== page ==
In 1930, the Veteran’s Administration was formed, and 59 years later, the United States Department of Veteran Affairs (VA) became a Cabinet-level position. The VA is run by the government and is a benefit system for those who have served in the United States armed forces. It is responsible for the administration of benefit programs to over 74 million veterans. Benefits associated with this program include medical and burial benefits, vocational rehabilitation, education, life insurance, pensions, and disability compensation. An extremely complex organization, the VA is second only to the Department of Defense in size.
VA Medical Systems
Out of all the aforementioned VA benefits, the public is perhaps most aware of the VA Medical Program. Fifty-four hospitals across the country were operated by the Veterans Administration in 1930. There are currently over 150 VA hospitals and medical centers, and the VA operates over 1,400 additional care sites, including 872 ambulatory care and outpatient clinics, 209 Veterans Centers, 108 home-care programs, 45 residential rehabilitation programs and 135 nursing homes.
Eligibility for VA medical program benefits is determined by a classification system that places each veteran in a category based on a set of priorities. The scale used for such classifications runs from one to eight, with one being the highest priority. It can sometimes be a challenge for the average person to understand this system. For instance, Vietnam War veterans who were exposed to toxic herbicides are categorized as a priority six. However, veterans exposed to asbestos while in service who later developed mesothelioma – the most deadly of the asbestos-caused diseases – are given no priority at all.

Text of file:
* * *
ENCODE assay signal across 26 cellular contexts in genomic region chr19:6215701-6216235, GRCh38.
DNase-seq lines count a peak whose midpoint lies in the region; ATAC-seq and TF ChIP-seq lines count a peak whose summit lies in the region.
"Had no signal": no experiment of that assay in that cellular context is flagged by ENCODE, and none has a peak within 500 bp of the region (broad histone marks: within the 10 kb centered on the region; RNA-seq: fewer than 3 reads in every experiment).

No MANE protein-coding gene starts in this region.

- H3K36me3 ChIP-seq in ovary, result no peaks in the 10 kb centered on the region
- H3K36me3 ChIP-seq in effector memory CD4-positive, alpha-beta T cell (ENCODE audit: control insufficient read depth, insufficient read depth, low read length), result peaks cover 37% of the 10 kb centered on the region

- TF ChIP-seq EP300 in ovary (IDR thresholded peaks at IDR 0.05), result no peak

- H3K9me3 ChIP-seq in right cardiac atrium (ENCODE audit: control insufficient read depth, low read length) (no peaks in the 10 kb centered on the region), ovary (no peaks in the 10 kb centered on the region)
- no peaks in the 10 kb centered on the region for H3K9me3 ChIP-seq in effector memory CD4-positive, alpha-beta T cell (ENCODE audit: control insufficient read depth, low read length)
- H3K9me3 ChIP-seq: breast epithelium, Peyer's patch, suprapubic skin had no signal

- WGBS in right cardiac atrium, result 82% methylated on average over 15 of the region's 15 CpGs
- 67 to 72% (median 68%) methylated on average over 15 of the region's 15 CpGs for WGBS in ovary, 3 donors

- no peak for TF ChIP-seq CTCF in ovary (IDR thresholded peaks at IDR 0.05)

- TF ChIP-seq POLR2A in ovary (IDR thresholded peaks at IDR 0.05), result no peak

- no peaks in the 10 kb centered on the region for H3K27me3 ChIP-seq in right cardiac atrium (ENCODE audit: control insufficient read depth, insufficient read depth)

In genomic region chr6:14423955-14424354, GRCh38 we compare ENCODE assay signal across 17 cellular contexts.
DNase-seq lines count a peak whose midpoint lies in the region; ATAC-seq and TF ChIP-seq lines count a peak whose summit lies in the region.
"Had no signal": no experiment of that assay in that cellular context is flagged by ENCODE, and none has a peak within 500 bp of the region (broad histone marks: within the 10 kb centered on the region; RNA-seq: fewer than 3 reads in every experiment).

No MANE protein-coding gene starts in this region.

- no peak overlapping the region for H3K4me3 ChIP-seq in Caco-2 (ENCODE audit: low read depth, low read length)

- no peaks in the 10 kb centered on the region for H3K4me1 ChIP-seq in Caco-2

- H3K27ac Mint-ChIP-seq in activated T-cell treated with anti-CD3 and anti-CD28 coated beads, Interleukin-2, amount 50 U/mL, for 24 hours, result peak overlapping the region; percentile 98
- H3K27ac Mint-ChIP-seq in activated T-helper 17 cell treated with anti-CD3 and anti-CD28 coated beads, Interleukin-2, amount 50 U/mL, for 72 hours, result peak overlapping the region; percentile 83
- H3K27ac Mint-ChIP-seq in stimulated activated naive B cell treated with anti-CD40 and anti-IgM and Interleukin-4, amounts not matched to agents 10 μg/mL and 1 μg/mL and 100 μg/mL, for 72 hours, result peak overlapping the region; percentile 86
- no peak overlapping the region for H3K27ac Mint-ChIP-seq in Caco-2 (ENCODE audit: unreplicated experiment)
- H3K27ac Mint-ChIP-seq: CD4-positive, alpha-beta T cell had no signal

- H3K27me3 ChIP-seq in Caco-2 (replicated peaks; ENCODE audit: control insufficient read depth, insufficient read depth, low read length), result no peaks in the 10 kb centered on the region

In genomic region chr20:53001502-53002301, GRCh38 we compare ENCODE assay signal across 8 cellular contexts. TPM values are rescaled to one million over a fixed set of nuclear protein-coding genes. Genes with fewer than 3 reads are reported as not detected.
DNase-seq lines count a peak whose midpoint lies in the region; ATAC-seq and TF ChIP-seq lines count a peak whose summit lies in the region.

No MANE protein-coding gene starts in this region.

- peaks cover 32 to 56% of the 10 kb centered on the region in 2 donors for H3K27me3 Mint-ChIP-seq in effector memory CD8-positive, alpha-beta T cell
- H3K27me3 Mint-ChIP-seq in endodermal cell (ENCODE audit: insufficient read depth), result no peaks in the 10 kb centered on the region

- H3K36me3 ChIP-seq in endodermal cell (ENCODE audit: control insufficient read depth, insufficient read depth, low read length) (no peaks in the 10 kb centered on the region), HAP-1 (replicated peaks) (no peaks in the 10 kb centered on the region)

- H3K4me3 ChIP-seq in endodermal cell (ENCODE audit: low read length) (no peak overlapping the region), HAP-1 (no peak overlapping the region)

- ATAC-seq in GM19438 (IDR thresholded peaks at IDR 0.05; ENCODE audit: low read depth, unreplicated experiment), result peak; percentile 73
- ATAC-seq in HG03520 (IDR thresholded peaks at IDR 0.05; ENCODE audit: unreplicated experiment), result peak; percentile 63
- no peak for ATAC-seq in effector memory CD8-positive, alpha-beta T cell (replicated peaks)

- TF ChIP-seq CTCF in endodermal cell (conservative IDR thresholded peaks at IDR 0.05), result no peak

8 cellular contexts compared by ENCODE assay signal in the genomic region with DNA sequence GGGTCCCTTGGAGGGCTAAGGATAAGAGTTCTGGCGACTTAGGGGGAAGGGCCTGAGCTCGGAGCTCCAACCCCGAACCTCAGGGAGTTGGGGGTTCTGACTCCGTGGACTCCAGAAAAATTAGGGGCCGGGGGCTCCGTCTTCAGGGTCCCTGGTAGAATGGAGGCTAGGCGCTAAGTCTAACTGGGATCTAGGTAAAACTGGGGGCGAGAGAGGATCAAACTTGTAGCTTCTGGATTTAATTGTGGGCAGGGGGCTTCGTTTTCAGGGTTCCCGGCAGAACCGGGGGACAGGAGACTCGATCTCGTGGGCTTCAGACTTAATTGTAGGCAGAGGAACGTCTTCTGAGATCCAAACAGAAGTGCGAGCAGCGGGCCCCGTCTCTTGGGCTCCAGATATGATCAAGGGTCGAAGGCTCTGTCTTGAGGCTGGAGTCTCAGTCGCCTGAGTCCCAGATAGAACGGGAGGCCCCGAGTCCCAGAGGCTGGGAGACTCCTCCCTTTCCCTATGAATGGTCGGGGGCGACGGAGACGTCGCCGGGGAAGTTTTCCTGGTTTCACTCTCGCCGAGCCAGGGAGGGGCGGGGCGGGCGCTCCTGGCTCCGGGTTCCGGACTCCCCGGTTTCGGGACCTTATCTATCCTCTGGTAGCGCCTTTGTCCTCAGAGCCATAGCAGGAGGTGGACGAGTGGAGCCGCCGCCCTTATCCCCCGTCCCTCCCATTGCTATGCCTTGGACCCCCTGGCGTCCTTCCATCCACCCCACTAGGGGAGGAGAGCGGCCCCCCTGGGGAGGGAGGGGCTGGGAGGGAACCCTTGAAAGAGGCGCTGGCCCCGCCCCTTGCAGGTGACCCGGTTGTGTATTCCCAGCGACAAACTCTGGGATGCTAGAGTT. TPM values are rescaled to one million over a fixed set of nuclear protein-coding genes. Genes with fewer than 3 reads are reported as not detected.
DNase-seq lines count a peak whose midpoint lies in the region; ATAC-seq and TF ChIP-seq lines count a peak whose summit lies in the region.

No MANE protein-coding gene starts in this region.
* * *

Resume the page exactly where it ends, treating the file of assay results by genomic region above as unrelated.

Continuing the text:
The VA may or may not recognize an individual case of mesothelioma as a condition connected with military service. A “service-connected” condition is considered a disease or illness linked to an individual’s military service. This classification allows for simpler collecting and filing of VA benefits. Additionally, the VA does not provide a special medical program for many service-related diseases, such as those created for the Gulf War Illness or Agent Orange. Nevertheless, medical benefits are sometimes offered to those with mesothelioma; however, filing a claim can quickly become a complicated process.
Veterans with asbestos-caused diseases may apply for medical benefits, although this activity can frequently prove bewildering. When beginning a claim, veterans must show proof that their illness or disease is related to asbestos exposure. After this, they must provide evidence that their asbestos exposure took place while they were in military service. Even if a veteran is able to prove 100% disability from cancer, he or she can only expect $2,673 a month. Though additional money is available if the veteran has children, a spouse, or a dependent parent, it may not be sufficient to cover the costs of living with cancer.